Goshen Theater

122 Webster Avenue,
Goshen, NY 10924

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Additional Info

Previously operated by: Brandt Theaters, Liggett-Florin Booking Service

Architects: Thomas White Lamb

Styles: Colonial Revival

Nearby Theaters

Goshen Theatre, NY in 80s

The Goshen Theater was opened March 10, 1939 with “A Man to Remember”. By 1950 it was operated by Liggett-Florin Booking Service. This small neighborhood theatre was just off Main Street.

Saw “Vertigo” after it made the major movie theaters. The Goshen Theater was demolished in the early-1990’s

Contributed by Richard J. Petsche

Recent comments (view all 2 comments)

joemasher on September 18, 2004 at 5:12 am

This theatre was demolished about 10-15 years ago for a parking lot.

Joe Vogel
Joe Vogel on December 4, 2014 at 6:33 pm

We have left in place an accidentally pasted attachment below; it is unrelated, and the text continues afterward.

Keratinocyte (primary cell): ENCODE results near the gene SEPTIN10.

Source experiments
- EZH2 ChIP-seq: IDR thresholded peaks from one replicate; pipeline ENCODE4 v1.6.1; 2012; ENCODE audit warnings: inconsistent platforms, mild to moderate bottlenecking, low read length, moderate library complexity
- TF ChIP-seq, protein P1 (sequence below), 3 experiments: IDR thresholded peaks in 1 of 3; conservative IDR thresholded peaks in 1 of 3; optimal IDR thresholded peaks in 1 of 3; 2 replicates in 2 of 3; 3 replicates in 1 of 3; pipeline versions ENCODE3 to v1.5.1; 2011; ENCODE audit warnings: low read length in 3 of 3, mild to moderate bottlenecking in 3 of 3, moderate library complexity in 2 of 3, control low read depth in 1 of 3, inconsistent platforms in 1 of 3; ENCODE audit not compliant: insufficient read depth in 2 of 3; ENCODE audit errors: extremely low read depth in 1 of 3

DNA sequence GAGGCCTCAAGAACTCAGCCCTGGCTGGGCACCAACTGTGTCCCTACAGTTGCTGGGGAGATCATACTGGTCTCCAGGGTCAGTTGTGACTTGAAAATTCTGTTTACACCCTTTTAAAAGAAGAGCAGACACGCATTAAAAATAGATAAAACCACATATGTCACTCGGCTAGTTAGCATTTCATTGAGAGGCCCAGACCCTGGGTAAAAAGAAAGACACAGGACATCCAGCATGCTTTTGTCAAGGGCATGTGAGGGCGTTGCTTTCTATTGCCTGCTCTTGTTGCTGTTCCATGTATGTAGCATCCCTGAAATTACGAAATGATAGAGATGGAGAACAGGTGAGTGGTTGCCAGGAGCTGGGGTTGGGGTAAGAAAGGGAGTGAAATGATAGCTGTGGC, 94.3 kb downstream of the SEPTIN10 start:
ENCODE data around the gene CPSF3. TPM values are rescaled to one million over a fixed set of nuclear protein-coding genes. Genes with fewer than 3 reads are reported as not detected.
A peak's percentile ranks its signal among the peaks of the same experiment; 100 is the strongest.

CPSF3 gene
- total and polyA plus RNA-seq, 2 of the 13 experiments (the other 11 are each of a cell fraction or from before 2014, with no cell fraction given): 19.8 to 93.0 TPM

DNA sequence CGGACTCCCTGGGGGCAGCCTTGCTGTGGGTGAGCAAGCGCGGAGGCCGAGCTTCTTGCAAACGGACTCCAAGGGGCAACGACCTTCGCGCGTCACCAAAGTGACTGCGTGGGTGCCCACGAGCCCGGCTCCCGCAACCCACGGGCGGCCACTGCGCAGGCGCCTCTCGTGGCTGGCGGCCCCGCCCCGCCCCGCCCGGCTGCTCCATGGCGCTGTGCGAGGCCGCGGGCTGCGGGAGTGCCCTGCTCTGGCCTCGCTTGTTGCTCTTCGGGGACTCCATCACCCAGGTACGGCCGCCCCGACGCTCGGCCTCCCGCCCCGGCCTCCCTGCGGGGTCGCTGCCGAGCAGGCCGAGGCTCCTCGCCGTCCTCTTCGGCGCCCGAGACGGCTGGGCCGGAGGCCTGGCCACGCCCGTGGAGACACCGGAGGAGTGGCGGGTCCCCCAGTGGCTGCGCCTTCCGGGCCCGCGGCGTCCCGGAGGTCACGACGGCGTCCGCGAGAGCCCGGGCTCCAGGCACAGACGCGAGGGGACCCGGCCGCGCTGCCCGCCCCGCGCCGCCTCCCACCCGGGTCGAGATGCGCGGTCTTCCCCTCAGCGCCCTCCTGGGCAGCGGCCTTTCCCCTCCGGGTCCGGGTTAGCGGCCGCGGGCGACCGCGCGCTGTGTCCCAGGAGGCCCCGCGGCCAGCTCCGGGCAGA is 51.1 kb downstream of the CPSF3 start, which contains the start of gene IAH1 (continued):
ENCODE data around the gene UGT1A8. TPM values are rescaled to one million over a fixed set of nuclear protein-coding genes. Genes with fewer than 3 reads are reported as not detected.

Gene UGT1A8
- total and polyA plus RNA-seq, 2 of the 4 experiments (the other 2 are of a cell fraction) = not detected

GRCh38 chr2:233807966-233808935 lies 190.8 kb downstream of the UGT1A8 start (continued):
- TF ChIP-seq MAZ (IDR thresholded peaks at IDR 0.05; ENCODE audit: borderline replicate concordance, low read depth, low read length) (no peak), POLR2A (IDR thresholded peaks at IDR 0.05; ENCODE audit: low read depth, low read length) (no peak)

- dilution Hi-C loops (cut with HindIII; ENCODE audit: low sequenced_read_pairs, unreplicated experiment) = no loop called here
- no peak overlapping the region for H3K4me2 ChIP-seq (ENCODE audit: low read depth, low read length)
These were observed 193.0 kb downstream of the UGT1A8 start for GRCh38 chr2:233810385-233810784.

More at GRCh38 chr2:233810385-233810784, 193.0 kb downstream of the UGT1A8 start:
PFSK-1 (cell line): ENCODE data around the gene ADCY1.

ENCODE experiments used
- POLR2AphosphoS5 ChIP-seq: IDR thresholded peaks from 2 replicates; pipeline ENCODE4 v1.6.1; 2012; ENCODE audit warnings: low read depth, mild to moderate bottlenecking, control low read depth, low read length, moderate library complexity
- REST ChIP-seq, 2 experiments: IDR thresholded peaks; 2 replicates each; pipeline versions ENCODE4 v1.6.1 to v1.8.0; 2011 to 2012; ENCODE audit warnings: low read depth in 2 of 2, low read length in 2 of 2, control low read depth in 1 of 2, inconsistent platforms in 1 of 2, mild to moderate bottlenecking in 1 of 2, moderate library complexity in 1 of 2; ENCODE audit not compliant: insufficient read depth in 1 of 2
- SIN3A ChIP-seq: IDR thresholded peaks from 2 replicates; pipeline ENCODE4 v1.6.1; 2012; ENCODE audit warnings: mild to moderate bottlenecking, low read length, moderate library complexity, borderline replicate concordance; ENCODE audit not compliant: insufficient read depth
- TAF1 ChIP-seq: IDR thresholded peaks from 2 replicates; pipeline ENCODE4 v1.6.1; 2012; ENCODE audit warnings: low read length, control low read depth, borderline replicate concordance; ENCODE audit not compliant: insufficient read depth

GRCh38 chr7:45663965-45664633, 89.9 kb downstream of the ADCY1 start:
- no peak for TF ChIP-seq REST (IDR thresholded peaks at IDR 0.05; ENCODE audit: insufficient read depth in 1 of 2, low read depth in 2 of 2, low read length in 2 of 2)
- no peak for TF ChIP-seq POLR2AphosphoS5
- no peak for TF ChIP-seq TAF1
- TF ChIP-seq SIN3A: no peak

The Goshen Theatre was opened on the evening of March 10, 1939, according to that day’s issue of the Middletown Times Herald. The house was designed by architect Thomas W. Lamb with a “…Colonial atmosphere…,” but from the description it sounded more rustic-Early American: the lobby was floored with flagstone, its walls were paneled with knotty pine, and it featured a fireplace with a Dutch screen.

The exterior sounded like it was a more orthodox Colonial Revival, though: “The brick exterior on South Church street, facing the Village Park, was painted white and a cupola surmounted the roof, to be topped later with an iron weather vane depicting a harness horse and sulky.”

An advertisement for the Goshen Theatre in the same edition of the paper boasted that its seats were farther apart than those of Radio City Music Hall. The Goshen was apparently not to be a first-run house, though. The opening feature was A Man to Remember, which had been released in October, 1938.

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